Aussies travel in packs in the United States, so if you meet one, you meet twenty. And when Aussies get together, the conversation inevitably turns to chicken salt, how it’s not available in the States, and how it should be. Everyone wants to export it or recreate it but it turns out that complaining about not having it is easier than doing either. When we were opening Dudley’s Deli we finally decided to make it.
Feel free to play it by ear if you make this yourself. Mix some salt and oil (a pinch and 2 tbsp, respectively) with a cup of yogurt and a bit more than a tablespoon (they call for one tablespoon and a teaspoon) of curry powder. Mix to combine, and you have a marinade for your chicken thighs. Then spread out the thighs in a baking sheet and cover them with the spread before putting them in a plastic baggie, but you could probably skip the step (and the dirty dish) and just put the chicken and the spread into the bag, seal it, and toss to coat. Let them marinate for a few hours. Then when you get home from work (or the next day,) bake them at 425 degrees F for about 20 minutes, or until they’re done. That’s all there is to it.
You can even use some of the drippings from the baked thighs to turn leftover yogurt into a flavorful dip you can pair with the meal.
Today, we remember Francis Bacon mostly for his political and scientific contributions, but the people of Highgate remember him for something else: a scientific urban legend about a food safety experiment that may (or, more likely, may not) have created a ghost chicken.
Most of us learn to cook through trial and error, the Food Network, or being forced to feed ourselves when no one else will do it. So naturally, no one’s born knowing how to sauté chicken, or blanch vegetables. Here are some basic (but useful) cooking techniques chefs use every day, but the rest of us rarely pick up.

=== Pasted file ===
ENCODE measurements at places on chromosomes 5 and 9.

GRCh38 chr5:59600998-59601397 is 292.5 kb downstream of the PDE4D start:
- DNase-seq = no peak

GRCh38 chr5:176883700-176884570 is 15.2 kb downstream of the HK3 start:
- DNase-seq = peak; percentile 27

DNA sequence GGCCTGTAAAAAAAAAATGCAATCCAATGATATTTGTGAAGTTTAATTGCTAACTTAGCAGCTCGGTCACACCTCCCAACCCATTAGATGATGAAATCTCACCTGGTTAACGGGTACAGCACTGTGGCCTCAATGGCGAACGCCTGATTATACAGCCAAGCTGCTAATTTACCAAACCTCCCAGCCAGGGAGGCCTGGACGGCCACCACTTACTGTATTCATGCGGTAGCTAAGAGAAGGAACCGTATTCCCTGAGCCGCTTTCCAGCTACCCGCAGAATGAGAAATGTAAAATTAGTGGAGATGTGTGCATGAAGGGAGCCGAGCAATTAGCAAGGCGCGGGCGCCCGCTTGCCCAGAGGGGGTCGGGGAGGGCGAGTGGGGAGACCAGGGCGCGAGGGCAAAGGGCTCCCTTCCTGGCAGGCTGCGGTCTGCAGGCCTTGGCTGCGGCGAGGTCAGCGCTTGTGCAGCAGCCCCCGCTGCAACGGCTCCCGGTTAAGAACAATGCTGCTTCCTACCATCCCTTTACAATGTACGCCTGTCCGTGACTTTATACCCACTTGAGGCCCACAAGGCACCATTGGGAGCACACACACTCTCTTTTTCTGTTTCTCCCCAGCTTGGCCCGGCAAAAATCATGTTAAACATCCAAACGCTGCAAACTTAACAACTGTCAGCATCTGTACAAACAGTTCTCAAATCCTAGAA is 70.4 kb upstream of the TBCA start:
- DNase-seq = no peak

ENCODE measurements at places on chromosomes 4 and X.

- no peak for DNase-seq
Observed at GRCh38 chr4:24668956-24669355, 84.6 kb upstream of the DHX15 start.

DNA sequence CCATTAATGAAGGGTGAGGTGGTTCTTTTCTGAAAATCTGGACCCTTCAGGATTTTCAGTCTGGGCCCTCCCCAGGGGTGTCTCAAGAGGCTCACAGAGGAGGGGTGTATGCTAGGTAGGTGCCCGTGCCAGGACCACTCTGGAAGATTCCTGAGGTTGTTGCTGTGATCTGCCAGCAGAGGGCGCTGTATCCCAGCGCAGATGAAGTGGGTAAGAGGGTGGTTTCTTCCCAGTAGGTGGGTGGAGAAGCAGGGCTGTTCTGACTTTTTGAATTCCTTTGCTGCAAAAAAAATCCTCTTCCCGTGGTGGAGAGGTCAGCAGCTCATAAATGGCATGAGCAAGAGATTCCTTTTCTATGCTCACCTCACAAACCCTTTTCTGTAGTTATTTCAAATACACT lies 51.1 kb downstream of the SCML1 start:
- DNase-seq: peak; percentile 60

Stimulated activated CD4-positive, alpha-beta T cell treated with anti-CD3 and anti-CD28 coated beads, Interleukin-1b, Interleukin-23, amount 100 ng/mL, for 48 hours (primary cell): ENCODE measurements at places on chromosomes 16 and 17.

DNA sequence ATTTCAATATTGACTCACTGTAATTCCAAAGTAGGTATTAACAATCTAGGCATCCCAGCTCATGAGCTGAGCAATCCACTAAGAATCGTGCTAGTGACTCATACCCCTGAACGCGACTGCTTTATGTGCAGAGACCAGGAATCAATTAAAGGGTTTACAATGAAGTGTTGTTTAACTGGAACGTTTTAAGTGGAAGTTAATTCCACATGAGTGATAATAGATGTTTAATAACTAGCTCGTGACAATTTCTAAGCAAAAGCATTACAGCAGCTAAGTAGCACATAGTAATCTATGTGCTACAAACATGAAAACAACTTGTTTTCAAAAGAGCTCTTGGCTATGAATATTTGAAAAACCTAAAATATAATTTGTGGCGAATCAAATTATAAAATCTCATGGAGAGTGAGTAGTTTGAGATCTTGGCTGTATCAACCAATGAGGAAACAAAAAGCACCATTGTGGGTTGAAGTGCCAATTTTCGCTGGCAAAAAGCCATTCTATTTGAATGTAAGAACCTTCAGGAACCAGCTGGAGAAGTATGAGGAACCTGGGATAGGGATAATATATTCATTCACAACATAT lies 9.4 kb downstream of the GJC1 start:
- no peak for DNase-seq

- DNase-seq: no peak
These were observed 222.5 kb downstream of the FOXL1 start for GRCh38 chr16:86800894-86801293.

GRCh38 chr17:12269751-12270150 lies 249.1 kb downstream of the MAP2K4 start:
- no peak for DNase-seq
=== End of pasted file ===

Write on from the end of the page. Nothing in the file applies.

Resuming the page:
The only strictly genetic component to an “increased” metabolism is the amount of “Uncoupling Protein” you have on the inner cell membrane of your mitochondria. The more of this protein you have, the less efficient your body is at turning calories into energy so to speak. The calories are just turned into heat energy. This requires more calories to support body function.
A high concentration of these mitochondria with a high levels of UCP are located within what’s called brown fat. This brown fat is strictly used to generate and maintain body heat. The amount of brown fat that you have decreases with age, contributing to 90 y/o men wearing cardigans in the summer and a slower “metabolism.”
Also, the “eat smaller meals more frequently” is actually a fallacy. Much like “always eat breakfast,” it becomes a self-fulfilling prophecy. Healthy people hear it’s healthy, attach themselves to the habit, and it becomes consequentially associated with health.
The most flavorful, full-bodied chicken stock takes hours to make on the stove—usually. Here’s a shortcut that doesn’t compromise on quality: add packets of unflavored gelatin to your stock ingredients and have stock in less than an hour.
If you want good flavour – roast the bones, some carrot and some onion @ 450F for a half hour or so, transfer to pot and add the water. Makes it ten times better. The gelatin is just for the body. The flavour comes from the bones/meat, and pulverizing them extracts the flavor more quickly.
Birds have a quality known as broodiness. It means that, after they lay their eggs, they stick around and take care of those eggs. Most commercial chickens don’t have that quality. And it looks like their complete disregard for their offspring results from one genetic mutation.
Having raised chickens, both for meat and eggs, I never thought about this. I’ve certainly seen broodiness in other fowl, like geese and ducks. You only have to get bitten by a goose once… Not me, I just watched 😀
Sound advice, CDC! But, uh, just why did you guys feel the need to issue this warning in the first place?
It’s because we’re in the midst of a series of small Salmonella outbreaks, with just under 200 cases reported thus far. A handful of these were traced back to frozen chickens, but the vast majority were from live birds, leading the CDC (as is its habit) to put out a series of pamphlets on how to avoid this latest threat.